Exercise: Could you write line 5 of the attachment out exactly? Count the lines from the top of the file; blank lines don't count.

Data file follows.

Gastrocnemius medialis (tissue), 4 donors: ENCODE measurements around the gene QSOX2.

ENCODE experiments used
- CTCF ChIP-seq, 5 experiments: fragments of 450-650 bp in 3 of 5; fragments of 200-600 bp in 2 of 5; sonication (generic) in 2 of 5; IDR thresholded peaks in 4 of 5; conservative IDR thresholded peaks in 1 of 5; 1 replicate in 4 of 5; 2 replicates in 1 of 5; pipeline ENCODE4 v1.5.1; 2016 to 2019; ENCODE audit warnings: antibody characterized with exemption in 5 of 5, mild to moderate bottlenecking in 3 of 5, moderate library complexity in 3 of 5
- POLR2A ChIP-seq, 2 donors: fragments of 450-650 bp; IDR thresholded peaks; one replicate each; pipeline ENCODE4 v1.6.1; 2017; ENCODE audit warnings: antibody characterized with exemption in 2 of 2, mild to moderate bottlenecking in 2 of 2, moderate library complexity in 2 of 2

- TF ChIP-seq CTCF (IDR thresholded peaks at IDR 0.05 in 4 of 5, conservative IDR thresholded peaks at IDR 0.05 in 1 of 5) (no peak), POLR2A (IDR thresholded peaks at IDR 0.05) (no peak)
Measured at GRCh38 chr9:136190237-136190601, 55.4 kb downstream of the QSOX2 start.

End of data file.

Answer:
- TF ChIP-seq CTCF (IDR thresholded peaks at IDR 0.05 in 4 of 5, conservative IDR thresholded peaks at IDR 0.05 in 1 of 5) (no peak), POLR2A (IDR thresholded peaks at IDR 0.05) (no peak)